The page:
The free press was cherished by America’s Founding Fathers. Despite being occasionally annoyed by the press — as are many of today’s government and corporate leaders and officials — the Founding Fathers enshrined press freedom in the Bill of Rights, in the First Amendment to the U.S. Constitution.
Why? The free press serves the public good by holding the powerful accountable to individual citizens who were “endowed by their Creator with certain unalienable Rights … ” The free press provides the basic means for making sound judgements and decisions that are in their best interests.
So while it may seem practical to rely on elected officials to champion such interests, the platform for discussing and debating them is the public forum provided by the media.
Shortly after Ronald Reagan was elected president in 1980, the Washington Star newspaper went out of business. The powerful and now monopolistic Washington Post was hostile to the Reagan agenda and its coverage heavily influenced the national and international press corps in Washington, D.C.. The birth of The Washington Times newspaper in 1982 revived competition in the marketplace of ideas in the “capital of the FreeWorld” in those years before cable news and the Internet. Currently, however, The Washington Times is a shadow of its former self, and times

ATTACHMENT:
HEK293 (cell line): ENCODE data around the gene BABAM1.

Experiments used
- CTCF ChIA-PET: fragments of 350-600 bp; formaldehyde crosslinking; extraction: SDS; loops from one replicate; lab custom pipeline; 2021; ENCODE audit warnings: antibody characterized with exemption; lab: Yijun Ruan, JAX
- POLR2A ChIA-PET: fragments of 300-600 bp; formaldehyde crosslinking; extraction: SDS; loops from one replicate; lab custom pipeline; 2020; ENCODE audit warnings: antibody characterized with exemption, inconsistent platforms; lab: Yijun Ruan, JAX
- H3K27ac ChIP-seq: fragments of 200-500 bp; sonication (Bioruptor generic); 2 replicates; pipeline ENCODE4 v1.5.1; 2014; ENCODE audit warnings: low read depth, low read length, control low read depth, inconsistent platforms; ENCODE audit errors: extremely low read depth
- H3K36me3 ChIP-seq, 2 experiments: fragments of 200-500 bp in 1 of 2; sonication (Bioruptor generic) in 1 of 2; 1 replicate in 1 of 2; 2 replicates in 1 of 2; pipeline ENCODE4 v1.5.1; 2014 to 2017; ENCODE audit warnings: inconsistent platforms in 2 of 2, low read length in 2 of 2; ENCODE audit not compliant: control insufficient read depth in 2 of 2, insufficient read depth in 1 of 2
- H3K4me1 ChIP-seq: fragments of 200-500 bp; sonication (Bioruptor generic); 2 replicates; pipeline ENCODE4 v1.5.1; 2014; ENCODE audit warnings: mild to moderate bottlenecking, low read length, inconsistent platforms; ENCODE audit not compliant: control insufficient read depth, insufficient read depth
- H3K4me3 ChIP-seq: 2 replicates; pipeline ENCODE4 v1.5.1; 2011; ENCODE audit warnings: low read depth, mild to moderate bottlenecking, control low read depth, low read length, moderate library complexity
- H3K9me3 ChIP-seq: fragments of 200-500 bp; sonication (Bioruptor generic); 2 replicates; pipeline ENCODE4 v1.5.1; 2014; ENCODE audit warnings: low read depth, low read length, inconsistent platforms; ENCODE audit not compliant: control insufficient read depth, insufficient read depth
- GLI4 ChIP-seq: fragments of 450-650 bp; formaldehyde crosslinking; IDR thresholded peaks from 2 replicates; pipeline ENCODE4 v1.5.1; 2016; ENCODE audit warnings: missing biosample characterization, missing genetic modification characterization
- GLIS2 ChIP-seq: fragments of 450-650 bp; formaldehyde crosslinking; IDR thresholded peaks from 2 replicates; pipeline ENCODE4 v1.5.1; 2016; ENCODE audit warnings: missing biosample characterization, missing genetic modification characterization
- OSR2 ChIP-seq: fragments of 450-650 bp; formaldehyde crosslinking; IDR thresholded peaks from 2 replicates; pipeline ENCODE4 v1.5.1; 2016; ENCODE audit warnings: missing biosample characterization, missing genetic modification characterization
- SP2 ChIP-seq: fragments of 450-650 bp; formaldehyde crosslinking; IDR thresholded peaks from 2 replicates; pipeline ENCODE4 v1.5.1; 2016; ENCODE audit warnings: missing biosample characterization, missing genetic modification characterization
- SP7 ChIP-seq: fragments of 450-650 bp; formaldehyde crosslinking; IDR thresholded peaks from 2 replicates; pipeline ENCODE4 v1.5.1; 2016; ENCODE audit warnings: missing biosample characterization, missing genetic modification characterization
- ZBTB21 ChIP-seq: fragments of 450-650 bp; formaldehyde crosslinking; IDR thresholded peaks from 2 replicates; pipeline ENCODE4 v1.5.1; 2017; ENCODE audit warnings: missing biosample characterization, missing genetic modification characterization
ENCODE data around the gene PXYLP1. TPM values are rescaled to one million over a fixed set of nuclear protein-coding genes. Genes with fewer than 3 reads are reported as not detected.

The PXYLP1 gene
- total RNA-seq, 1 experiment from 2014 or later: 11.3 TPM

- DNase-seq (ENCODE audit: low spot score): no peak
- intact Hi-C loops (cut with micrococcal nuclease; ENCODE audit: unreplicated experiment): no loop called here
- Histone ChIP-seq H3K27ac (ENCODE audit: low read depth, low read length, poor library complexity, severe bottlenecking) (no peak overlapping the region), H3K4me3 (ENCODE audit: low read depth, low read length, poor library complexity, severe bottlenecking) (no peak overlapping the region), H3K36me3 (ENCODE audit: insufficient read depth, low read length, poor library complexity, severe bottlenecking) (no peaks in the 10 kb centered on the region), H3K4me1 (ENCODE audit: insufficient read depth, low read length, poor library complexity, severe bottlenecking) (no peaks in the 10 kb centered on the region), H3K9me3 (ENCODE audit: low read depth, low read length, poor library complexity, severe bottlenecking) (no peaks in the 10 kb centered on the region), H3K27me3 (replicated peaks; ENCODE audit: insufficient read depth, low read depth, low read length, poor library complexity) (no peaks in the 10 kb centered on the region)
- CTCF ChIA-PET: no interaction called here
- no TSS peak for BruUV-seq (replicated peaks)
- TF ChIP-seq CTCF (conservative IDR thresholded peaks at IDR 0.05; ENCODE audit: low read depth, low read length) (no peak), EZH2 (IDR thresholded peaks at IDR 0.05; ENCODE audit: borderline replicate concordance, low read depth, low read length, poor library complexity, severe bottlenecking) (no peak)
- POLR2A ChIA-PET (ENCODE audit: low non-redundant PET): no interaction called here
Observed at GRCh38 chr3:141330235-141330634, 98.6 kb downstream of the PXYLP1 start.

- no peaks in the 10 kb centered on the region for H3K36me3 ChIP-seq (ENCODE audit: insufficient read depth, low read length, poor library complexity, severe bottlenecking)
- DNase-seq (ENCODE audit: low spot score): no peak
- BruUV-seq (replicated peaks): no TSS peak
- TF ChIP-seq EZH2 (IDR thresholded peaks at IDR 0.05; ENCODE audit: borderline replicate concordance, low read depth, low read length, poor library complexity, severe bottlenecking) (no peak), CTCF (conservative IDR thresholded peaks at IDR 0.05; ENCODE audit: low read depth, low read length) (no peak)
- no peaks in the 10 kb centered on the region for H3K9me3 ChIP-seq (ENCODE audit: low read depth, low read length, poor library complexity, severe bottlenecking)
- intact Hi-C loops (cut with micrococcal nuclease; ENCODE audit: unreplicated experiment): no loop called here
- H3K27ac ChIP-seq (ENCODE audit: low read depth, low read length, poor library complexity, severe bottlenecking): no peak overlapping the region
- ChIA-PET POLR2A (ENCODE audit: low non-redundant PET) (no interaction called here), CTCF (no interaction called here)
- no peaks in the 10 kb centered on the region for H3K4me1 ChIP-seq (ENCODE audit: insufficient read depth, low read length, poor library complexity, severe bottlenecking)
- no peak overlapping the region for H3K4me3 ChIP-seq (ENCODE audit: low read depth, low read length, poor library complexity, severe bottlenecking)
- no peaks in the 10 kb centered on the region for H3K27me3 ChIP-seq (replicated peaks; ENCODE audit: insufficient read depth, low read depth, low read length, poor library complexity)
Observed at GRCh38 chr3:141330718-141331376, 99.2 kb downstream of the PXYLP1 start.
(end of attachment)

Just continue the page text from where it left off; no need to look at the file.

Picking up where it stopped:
The proliferation of new media platforms has ushered in the “information age” but has also increased confusion as “spin” and “narratives” overwhelm consumers who are too often not inclined to exercise critical thinking.
Thus the 2016 presidential campaign was marked by an all-out war of ideas fought on one side by the established media and on the other side by alternative media which employed few if any professional reporters and editors.
American is facing a crisis in the free press. The free press can only thrive when competition in the marketplace of ideas is encouraged rather than limited by law, dictates, or perhaps worse, group think.
Congress shall make no law respecting an establishment of religion, or prohibiting the free exercise thereof; or abridging the freedom of speech, or of the press; or the right of the people peaceably to assemble, and to petition the Government for a redress of grievances.